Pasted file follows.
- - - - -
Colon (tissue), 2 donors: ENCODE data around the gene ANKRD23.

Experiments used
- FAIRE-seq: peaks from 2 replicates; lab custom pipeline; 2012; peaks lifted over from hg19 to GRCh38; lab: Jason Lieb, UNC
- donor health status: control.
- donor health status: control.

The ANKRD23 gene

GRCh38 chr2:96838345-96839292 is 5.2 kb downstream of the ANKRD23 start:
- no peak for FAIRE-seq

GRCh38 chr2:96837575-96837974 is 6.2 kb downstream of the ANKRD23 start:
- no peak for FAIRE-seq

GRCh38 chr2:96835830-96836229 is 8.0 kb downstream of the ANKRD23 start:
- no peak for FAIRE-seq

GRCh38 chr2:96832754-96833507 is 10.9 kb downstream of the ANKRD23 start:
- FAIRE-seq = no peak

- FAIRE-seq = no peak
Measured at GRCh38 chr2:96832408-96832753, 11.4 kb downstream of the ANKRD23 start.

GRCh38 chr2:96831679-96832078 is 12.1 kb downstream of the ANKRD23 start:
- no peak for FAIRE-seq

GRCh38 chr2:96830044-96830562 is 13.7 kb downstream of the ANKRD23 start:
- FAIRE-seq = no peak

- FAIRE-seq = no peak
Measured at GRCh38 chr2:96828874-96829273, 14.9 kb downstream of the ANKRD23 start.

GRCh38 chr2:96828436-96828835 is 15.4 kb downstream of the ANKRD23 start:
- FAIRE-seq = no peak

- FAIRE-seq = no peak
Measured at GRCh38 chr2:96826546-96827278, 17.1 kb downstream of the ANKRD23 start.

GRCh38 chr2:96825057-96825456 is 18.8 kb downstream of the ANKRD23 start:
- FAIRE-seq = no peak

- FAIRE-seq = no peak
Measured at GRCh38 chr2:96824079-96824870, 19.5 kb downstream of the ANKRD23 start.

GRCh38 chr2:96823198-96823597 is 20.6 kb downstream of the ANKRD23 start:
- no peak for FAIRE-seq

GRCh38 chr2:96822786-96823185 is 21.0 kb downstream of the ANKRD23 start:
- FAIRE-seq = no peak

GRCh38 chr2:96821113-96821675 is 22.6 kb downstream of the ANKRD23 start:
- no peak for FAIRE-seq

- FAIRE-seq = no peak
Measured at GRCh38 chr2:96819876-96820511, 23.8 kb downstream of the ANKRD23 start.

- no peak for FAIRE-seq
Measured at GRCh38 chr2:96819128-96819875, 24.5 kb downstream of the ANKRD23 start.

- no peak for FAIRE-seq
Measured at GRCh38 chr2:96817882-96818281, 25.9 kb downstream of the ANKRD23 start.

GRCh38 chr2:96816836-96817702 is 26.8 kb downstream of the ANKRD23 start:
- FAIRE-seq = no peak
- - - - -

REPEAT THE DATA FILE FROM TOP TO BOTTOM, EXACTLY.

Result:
Colon (tissue), 2 donors: ENCODE data around the gene ANKRD23.

Experiments used
- FAIRE-seq: peaks from 2 replicates; lab custom pipeline; 2012; peaks lifted over from hg19 to GRCh38; lab: Jason Lieb, UNC
- donor health status: control.
- donor health status: control.

The ANKRD23 gene

GRCh38 chr2:96838345-96839292 is 5.2 kb downstream of the ANKRD23 start:
- no peak for FAIRE-seq

GRCh38 chr2:96837575-96837974 is 6.2 kb downstream of the ANKRD23 start:
- no peak for FAIRE-seq

GRCh38 chr2:96835830-96836229 is 8.0 kb downstream of the ANKRD23 start:
- no peak for FAIRE-seq

GRCh38 chr2:96832754-96833507 is 10.9 kb downstream of the ANKRD23 start:
- FAIRE-seq = no peak

- FAIRE-seq = no peak
Measured at GRCh38 chr2:96832408-96832753, 11.4 kb downstream of the ANKRD23 start.

GRCh38 chr2:96831679-96832078 is 12.1 kb downstream of the ANKRD23 start:
- no peak for FAIRE-seq

GRCh38 chr2:96830044-96830562 is 13.7 kb downstream of the ANKRD23 start:
- FAIRE-seq = no peak

- FAIRE-seq = no peak
Measured at GRCh38 chr2:96828874-96829273, 14.9 kb downstream of the ANKRD23 start.

GRCh38 chr2:96828436-96828835 is 15.4 kb downstream of the ANKRD23 start:
- FAIRE-seq = no peak

- FAIRE-seq = no peak
Measured at GRCh38 chr2:96826546-96827278, 17.1 kb downstream of the ANKRD23 start.

GRCh38 chr2:96825057-96825456 is 18.8 kb downstream of the ANKRD23 start:
- FAIRE-seq = no peak

- FAIRE-seq = no peak
Measured at GRCh38 chr2:96824079-96824870, 19.5 kb downstream of the ANKRD23 start.

GRCh38 chr2:96823198-96823597 is 20.6 kb downstream of the ANKRD23 start:
- no peak for FAIRE-seq

GRCh38 chr2:96822786-96823185 is 21.0 kb downstream of the ANKRD23 start:
- FAIRE-seq = no peak

GRCh38 chr2:96821113-96821675 is 22.6 kb downstream of the ANKRD23 start:
- no peak for FAIRE-seq

- FAIRE-seq = no peak
Measured at GRCh38 chr2:96819876-96820511, 23.8 kb downstream of the ANKRD23 start.

- no peak for FAIRE-seq
Measured at GRCh38 chr2:96819128-96819875, 24.5 kb downstream of the ANKRD23 start.

- no peak for FAIRE-seq
Measured at GRCh38 chr2:96817882-96818281, 25.9 kb downstream of the ANKRD23 start.

GRCh38 chr2:96816836-96817702 is 26.8 kb downstream of the ANKRD23 start:
- FAIRE-seq = no peak